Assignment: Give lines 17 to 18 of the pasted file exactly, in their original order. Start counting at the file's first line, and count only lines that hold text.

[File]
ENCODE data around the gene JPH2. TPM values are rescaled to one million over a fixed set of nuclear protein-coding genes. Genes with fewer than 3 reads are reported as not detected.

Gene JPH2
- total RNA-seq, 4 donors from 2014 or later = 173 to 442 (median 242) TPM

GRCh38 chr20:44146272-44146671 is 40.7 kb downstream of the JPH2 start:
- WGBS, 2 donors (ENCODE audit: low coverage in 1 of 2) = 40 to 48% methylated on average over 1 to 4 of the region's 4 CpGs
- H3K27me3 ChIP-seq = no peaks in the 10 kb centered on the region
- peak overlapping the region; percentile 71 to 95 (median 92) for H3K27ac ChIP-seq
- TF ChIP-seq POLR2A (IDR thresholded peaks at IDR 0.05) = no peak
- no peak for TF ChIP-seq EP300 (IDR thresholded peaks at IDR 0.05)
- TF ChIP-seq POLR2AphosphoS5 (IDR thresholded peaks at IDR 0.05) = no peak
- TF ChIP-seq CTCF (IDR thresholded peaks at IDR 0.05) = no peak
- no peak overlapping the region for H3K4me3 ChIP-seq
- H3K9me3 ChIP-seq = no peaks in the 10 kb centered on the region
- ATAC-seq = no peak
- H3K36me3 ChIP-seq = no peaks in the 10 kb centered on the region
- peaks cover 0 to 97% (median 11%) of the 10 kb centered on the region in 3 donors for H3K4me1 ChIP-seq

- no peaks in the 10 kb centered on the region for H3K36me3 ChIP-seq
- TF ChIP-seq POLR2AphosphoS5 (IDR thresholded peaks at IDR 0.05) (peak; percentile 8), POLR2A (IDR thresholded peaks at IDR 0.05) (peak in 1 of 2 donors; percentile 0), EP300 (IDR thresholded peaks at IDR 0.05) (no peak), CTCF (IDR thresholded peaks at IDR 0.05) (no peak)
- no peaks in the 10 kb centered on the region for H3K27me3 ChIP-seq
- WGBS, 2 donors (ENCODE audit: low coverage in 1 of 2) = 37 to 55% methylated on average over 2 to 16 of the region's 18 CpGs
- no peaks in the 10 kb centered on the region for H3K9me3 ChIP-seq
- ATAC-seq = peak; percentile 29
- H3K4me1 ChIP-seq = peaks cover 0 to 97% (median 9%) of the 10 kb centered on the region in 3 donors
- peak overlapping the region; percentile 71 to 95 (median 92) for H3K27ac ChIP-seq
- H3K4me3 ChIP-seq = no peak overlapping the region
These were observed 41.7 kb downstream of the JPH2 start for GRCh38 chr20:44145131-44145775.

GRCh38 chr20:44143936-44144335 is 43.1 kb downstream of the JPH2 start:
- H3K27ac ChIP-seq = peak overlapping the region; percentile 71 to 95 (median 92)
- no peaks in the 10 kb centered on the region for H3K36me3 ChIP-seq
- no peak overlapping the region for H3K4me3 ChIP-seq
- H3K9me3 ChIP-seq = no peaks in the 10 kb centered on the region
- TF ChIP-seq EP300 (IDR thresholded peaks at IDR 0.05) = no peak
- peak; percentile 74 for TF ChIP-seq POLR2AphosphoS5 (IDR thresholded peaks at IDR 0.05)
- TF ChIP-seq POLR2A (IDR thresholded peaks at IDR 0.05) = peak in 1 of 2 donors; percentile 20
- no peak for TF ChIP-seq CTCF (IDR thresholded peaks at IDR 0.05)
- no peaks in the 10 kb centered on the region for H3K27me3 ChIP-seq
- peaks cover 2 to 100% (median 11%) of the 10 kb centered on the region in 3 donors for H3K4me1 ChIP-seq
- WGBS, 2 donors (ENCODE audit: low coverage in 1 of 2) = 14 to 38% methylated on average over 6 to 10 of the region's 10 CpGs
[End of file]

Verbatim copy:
- no peaks in the 10 kb centered on the region for H3K36me3 ChIP-seq
- TF ChIP-seq POLR2AphosphoS5 (IDR thresholded peaks at IDR 0.05) (peak; percentile 8), POLR2A (IDR thresholded peaks at IDR 0.05) (peak in 1 of 2 donors; percentile 0), EP300 (IDR thresholded peaks at IDR 0.05) (no peak), CTCF (IDR thresholded peaks at IDR 0.05) (no peak)